This blog has moved. Go to SoftwareDevelopmentToday.com for the latest posts.

Monday, July 27, 2009

Can Scrum and Kanban be used for non-software development work?

Can Scrum or Kanban be used to manage any other work than software development? Do the same concepts apply?

The past week-end there's been some
chatter on twitter about using Kanban or Scrum for managing work outside the software development realm.

People seem (pleasently) surprised that it can be done. But can it really? The answer is YES! But why do methods that were clearly developed with software development in mind expand to manage other type of work?

Well, we have to look at the roots of these methods to understand that. Both Kanban and Scrum based their core practices around a list of "stuff" to do. Features/stories in software development fills these lists or backlogs, but in an advertising agency, for example, the "stuff" will be something like drawing proposals for clients, brainstorming meetings, research work, etc.

Through these lists, Kanban and Scrum establish an order of work (what to do now?) and allow what is normally a disconnected mass of work to be organized in a way that a team can use, not only to execute, but also to follow-up their work (e.g. through a burndown/burnup chart)

Indeed, at the root both Kanban and Scrum are just formalized work management methods that were created to overcome the chaos that is still so normal in software development organizations. The hidden truth however, is that the same chaos is present elsewhere and those companies can benefit as much from Scrum/Kanban as the software industry is benefiting now.

The corollary of this is that Scrum/Kanban can be used to do anything, from building a space ship to planting potatoes, and I have even used it for personal non-software development work as well as helped others establish some of the ideas behind Scrum as their own "working method".

There's a catch, though!



Getting back to the backlogs, both these methodologies need a steady stream of work to be analyzed, prioritized and ultimately picked up to be worked on. Because the constraint (i.e. the part in the system that is always busy) in the process is normally the project team, it is imperative that special attention be given to the backlog, where work is listed and described. It is often a good practice to regularly spend time analyzing the work in the backlog to make sure that it fits the Vision for the product/project and that it is sufficiently well defined so that the team will not lose their time trying to figure out what the work-item really means.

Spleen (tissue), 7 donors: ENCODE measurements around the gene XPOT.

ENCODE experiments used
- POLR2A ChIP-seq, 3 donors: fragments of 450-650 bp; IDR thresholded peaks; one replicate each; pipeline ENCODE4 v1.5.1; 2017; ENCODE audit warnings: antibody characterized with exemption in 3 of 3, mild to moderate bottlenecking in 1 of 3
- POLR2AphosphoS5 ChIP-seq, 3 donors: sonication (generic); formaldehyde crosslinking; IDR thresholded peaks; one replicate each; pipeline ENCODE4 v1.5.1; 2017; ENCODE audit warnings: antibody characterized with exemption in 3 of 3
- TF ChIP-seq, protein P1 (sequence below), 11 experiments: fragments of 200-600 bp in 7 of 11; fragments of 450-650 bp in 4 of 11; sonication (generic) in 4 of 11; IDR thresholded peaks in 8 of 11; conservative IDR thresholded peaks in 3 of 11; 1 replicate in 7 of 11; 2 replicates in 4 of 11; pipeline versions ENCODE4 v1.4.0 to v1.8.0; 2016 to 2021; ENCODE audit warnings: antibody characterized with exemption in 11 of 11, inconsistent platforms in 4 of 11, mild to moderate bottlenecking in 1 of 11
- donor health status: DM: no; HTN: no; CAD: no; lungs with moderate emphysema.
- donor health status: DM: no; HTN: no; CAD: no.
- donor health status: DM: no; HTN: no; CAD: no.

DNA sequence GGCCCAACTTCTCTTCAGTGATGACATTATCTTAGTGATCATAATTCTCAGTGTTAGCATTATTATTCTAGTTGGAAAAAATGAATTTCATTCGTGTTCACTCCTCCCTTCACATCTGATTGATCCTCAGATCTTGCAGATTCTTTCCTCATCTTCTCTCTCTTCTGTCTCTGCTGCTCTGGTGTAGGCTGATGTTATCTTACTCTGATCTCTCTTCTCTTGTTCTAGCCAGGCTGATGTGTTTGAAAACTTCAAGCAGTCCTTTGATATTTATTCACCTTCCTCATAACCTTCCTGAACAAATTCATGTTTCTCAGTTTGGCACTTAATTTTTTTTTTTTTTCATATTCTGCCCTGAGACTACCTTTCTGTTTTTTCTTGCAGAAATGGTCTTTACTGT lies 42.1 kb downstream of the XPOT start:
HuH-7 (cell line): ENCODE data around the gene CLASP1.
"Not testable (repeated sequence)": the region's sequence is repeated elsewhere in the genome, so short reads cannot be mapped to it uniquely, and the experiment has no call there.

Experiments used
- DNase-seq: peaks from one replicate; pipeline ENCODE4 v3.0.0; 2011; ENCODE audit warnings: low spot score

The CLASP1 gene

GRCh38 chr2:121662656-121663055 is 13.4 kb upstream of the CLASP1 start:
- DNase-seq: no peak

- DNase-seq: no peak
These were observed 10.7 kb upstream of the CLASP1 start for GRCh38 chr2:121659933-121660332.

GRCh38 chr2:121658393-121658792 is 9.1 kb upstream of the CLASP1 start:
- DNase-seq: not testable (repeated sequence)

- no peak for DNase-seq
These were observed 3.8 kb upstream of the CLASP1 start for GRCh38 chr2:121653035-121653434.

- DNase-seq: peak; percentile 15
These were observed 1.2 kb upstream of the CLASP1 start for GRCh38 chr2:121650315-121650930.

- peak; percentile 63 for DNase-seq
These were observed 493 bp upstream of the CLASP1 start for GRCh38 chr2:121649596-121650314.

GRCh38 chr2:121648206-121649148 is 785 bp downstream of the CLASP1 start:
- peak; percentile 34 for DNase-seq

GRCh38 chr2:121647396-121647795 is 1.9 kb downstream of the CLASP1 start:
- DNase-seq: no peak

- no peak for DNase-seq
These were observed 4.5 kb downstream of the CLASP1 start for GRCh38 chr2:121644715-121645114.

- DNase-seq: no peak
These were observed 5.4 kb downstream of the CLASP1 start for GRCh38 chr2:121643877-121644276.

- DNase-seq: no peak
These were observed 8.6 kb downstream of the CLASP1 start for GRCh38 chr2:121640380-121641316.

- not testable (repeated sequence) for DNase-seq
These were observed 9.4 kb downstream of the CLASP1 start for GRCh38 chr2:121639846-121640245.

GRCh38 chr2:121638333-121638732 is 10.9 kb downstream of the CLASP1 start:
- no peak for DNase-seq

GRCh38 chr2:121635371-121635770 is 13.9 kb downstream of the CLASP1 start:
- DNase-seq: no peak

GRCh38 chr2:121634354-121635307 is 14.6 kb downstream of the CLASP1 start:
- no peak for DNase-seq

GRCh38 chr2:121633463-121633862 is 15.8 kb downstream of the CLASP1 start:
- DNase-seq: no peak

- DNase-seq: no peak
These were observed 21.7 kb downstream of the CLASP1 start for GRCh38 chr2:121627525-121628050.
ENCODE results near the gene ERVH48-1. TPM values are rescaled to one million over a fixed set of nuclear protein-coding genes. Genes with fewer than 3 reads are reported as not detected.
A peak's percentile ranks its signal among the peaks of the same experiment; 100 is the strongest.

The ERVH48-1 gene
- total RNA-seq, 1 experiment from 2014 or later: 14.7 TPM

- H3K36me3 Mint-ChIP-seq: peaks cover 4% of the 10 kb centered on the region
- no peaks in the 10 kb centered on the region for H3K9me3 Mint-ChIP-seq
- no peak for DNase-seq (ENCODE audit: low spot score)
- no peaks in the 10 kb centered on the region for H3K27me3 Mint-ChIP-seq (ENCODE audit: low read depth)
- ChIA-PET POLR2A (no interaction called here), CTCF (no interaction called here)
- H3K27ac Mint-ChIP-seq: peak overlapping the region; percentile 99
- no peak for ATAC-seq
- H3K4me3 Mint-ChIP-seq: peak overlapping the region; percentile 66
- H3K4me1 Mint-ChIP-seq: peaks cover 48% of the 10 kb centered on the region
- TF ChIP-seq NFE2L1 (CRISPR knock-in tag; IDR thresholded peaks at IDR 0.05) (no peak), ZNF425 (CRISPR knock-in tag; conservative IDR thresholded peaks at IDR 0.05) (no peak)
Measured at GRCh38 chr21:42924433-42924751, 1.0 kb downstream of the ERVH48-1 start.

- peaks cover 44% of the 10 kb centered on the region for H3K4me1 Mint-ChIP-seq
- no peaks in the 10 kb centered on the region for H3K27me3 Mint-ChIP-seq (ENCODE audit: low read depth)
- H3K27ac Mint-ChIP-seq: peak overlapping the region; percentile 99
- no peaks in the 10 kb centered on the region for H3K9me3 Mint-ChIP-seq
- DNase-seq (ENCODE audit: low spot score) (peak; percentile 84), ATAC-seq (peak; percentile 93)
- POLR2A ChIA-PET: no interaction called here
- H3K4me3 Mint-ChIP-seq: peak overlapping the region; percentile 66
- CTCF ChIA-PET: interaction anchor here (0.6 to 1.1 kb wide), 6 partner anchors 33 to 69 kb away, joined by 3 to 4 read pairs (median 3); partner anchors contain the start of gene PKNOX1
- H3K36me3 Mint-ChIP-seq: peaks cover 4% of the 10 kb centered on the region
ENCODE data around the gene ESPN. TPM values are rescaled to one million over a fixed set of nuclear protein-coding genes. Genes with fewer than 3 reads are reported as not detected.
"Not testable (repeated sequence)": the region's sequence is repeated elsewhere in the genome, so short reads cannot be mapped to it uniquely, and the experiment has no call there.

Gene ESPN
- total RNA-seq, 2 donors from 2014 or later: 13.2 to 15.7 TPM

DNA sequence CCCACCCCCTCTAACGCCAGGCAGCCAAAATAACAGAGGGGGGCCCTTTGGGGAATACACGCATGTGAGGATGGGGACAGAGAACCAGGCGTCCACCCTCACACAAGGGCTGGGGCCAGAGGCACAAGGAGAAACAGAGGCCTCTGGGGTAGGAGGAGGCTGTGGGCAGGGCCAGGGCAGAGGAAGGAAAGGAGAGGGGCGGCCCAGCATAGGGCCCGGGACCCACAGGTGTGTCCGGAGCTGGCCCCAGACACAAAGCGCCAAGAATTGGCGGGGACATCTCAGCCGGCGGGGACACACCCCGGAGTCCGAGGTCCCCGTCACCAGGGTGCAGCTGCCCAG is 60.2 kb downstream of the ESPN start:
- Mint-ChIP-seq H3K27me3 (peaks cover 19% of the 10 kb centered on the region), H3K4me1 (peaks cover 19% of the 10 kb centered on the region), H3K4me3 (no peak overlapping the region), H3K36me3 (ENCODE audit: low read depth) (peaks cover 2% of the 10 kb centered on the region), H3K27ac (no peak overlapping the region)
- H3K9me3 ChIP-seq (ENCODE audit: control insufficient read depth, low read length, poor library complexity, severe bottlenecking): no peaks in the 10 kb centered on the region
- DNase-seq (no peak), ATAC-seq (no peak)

For this we normally have a manager (called product owner in Scrum) whose time is spent analyzing the project/product and deciphering the customer needs into a format that the team can understand.

This work is crucial, and the real reason why teams need "managers" (product owner in Scrum).

Manage your work for better performance



The key message here is this: Your work performance will only be as good as you are at managing the backlogs.

Because Scrum/Kanban are work management methods, it follows that the team's performance will depend heavily on how the backlogs are managed by the team and their manager
. Therefore, the hidden pearl in Scrum and Kanban is that you should focus a lot (but not all) of energy in defining and improving how your manage your work. And this is valid for any type of work. Be it software or creative projects in an advertising agency.

Labels: , , , , , ,

at 13:33
RSS link

Bookmark and Share

6 Comments:

  • "But why do methods that were clearly developed with software development in mind expand to manage other type of work?"

    Just look at the agile Manifesto's values and associated principles. Replace the word software with product, service, results, etc. and the values and principles hold. The values and principles are about how to work and what is considered important in doing so, not what you are working on.

    By Blogger Software Qualities, at July 27, 2009 2:21 PM  

  • "But why do methods that were clearly developed with software development in mind expand to manage other type of work?"

    Hmm, remind me, where was Kanban developed? Toyota was not that much about software development..

    By Anonymous Anonymous, at July 28, 2009 9:54 PM  

  • @Anonymous Precisely. That goes to show that those that oppose Kanban as a valid Agile method are really missing the point.

    Kanban (as Scrum) are really just work management methods. So they should work for managing any type of work.

    By Blogger Vasco Duarte, at July 29, 2009 10:39 AM  

  • This comment has been removed by a blog administrator.

    By Anonymous Anonymous, at November 04, 2011 11:05 AM  

  • @Anonymous thanks for sharing that with us. can you explain why you think so, or are you just a coward who disagrees but doesn't even know why? ;)

    By Blogger Vasco Duarte, at November 04, 2011 3:53 PM  

  • This was really helpful - I'm trying to format JIRA to work well within a creative team...the rest of the departments have utilized it for years, whilst creative has been in a love affair with excel to create (what are with the use of JIRA, redundant) triages. I'm having a difficult time figuring out what the real difference is between a Scrum and a Kanban and which would be the best to triage and organize creative projects (ie design and copy for web, print, etc). Thanks!

    By Anonymous Anonymous, at May 14, 2013 8:37 PM  

Post a Comment

Links to this post:

Create a Link

<< Home


 
(c) All rights reserved